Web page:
Analysis of Problem Areas


The problem areas of AAA on an IOS router can be categorized as follows based on their implementations:

  • Router management troubleshooting

  • Dial-up networking troubleshooting

  • X-Auth troubleshooting for IPsec

  • Auth-proxy troubleshooting

Router Management Troubleshooting

There are two access modes available on the router: character mode or shell exec mode and PPP mode. PPP mode is used for dial-up networking, which is discussed later in this chapter. Shell exec mode is used for router management. As discussed before, TACACS+ protocol is more flexible for router management and provides more granular control. This section examines configuration and troubleshooting in more detail and describes TACACS+ implementation for router management.

Login Authentication

This section looks into the process of turning on user login authentication on the router followed by a discussion of troubleshooting.

Configuration Steps

To turn on login authentication (for console, vty line access) follow these steps:

Step 1.

Turning on AAA Process

The first step for configuring authentication is to turn on AAA under global configuration mode by executing the command shown in Example 9-3.

Example 9-3. Turning on AAA on the Router

Router(config)#aaa new-model Router(config)# 

Step 2.

Create a local user database.

If there is a small number of users who should have access to the router, you can create the users on the router. A local user database is also recommended to configure for backup methods. Example 9-4 shows that the username Cisco is created in the local database, which may be used for backup when the AAA server is down. Note that a simple unencrypted password is used here for simplicity. We highly recommend using the encryption form for the password with the command username cisco 7 password.

Example 9-4. Creating a Local User

Router(config)#username Cisco pass Cisco Router(config)# 

Step 3.

Configure AAA server communication parameters on the router.

If you have many users and want to centralize management of users, configure AAA server communication parameters on the router. Example 9-5 shows a router configured with 2 TACACS+ servers. 10.1.1.1 is the primary server because it is entered first in the configuration.

Example 9-5. Defining TACACS+ Server with Backup

Router(config)#tacacs-server host 10.1.1.1 key Cisco Router(config)#tacacs-server host 20.1.1.1 key cisco Router(config)#tacacs-server host 20.1.1.1 timeout 30 Router(config)# 

By default, if the primary server is down or reports an error condition after three tries for five seconds each try, the router sends the authentication request to the second server, in this case, 20.1.1.1. Note that the timeout for the backup server is changed from 5 seconds to 30 seconds in the example. The number of tries may be changed from three as well if desired. Another way of defining the same set of servers is shown in Example 9-6, in which group options for AAA servers are used.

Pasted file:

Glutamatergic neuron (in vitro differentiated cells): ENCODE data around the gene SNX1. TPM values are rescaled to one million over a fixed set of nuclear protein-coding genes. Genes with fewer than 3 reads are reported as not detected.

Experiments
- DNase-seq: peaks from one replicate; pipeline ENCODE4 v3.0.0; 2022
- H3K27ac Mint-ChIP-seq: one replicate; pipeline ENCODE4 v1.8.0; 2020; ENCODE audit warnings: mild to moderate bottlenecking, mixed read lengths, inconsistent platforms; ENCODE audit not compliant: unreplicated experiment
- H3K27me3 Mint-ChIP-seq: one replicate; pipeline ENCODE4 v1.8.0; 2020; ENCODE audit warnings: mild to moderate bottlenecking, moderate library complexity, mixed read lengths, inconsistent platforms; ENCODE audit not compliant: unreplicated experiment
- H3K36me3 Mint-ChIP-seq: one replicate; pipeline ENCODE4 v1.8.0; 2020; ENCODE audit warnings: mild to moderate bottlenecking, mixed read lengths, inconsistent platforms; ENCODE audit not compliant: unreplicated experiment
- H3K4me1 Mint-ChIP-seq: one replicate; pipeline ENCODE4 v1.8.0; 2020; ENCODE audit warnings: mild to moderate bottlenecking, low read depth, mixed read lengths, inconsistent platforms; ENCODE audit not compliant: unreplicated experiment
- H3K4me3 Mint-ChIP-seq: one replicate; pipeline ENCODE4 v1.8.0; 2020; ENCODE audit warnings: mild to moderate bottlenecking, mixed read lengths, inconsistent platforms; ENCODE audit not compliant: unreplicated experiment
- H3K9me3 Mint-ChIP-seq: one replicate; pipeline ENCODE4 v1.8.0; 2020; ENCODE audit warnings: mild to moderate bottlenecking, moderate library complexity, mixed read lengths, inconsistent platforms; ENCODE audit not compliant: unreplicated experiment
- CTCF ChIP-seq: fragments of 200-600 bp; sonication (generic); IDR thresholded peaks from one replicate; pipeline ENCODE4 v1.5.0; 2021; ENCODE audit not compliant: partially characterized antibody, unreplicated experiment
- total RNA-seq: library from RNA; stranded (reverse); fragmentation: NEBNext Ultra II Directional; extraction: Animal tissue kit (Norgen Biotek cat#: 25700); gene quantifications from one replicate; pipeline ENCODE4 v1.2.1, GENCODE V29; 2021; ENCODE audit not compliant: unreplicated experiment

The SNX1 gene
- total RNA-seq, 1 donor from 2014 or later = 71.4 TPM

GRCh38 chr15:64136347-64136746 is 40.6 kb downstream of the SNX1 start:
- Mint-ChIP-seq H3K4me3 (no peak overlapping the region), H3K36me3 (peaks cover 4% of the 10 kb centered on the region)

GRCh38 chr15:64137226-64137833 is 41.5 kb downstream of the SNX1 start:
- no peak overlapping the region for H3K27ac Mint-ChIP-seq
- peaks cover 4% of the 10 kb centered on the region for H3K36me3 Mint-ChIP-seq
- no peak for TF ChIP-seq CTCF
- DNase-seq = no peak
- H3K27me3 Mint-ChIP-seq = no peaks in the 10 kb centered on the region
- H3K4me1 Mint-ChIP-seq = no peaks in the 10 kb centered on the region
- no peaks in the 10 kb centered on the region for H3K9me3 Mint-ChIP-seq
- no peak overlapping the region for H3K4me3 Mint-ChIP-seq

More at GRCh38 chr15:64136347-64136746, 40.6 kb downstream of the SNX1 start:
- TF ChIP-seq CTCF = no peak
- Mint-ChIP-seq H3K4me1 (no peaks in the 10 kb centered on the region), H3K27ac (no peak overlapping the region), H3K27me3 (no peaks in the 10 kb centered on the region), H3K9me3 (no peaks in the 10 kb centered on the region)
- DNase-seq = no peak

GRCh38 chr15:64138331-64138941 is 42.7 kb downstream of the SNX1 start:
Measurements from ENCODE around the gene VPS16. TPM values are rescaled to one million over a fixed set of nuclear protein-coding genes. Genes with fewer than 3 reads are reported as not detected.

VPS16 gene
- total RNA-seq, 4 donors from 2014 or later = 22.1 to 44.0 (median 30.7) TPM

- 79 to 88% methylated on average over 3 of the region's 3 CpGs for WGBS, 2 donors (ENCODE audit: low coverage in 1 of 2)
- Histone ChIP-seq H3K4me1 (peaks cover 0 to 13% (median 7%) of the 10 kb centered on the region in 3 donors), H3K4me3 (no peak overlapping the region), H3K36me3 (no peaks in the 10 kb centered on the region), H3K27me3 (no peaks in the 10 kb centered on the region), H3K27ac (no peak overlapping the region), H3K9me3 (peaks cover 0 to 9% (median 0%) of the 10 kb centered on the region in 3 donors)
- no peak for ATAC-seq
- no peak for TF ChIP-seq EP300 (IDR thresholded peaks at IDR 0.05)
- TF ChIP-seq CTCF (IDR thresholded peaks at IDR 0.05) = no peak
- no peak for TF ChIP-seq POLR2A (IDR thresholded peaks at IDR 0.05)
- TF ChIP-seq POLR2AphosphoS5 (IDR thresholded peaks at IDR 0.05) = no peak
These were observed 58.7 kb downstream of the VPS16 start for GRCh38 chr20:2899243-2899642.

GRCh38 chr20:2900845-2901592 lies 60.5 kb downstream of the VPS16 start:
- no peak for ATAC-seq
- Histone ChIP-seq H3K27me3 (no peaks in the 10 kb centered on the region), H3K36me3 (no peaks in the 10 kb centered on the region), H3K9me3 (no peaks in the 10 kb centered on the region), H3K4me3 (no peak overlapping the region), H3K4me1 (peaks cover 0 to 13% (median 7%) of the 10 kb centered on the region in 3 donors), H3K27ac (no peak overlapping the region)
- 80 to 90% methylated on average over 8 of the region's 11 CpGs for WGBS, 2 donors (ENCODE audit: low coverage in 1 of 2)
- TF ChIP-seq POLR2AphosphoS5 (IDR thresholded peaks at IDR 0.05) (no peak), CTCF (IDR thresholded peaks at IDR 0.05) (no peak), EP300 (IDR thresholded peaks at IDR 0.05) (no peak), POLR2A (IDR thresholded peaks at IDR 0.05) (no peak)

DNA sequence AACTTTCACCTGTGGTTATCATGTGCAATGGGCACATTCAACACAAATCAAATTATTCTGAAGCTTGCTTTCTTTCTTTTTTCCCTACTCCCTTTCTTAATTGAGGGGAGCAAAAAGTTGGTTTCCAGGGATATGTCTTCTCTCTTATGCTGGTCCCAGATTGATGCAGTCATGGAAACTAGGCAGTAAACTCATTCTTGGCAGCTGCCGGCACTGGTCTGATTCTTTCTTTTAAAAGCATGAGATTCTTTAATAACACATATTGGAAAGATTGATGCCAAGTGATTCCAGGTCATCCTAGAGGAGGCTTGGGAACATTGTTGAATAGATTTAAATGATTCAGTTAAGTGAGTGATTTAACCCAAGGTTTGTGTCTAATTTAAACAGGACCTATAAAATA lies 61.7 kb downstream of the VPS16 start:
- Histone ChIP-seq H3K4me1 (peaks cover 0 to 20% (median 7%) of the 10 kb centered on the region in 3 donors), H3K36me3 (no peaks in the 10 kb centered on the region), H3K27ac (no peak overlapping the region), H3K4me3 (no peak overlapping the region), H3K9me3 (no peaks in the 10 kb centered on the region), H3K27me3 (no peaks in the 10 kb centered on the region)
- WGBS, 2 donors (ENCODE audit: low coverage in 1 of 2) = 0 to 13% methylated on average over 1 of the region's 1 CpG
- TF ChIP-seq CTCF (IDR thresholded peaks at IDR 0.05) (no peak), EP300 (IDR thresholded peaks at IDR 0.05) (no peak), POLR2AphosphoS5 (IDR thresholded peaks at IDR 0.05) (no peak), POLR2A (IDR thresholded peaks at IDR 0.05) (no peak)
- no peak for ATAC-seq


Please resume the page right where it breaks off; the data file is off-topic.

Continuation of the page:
Example 9-6. Defining TACACS+ Server with Backup

Router(config)#aaa group server tacacs+ MYTACACS Router(config-sg-tacacs+)#server 10.1.1.1 Router(config-sg-tacacs+)#server 20.1.1.1 Router(config-sg-tacacs+)#exit Router(config)#tacacs-server key cisco 

Step 4.

Configure AAA client (router) parameters on the AAA server.

For the router to communicate with the AAA server, the NAS (router) must be defined as an AAA client on the AAA server. For this configuration, use the Cisco Secure ACS on Windows as discussed in Chapter 13, "Troubleshooting Cisco Secure ACS on Windows." To configure the AAA client, log in to the ACS browser GUI interface. From the navigation menu, click on NAS Configuration, click on NDG Name (if configured), then click on Add AAA client, which will bring up a window for AAA client definition. Important parameters are NAS IP, Shared Secret, and the Selection of the Protocol to be used. For this example, select TACACS+ for the protocol. Once AAA client is defined, you must click the Submit+Restart button for changes to take effect and to go into the Windows Registry.

Step 5.

Create a user on the AAA Server.

Log in to ACS Windows, browse to User setup, and define a user. You need only define the password and map the user to an unconfigured group of ACS.

Step 6.

Define the method list for AAA authentication.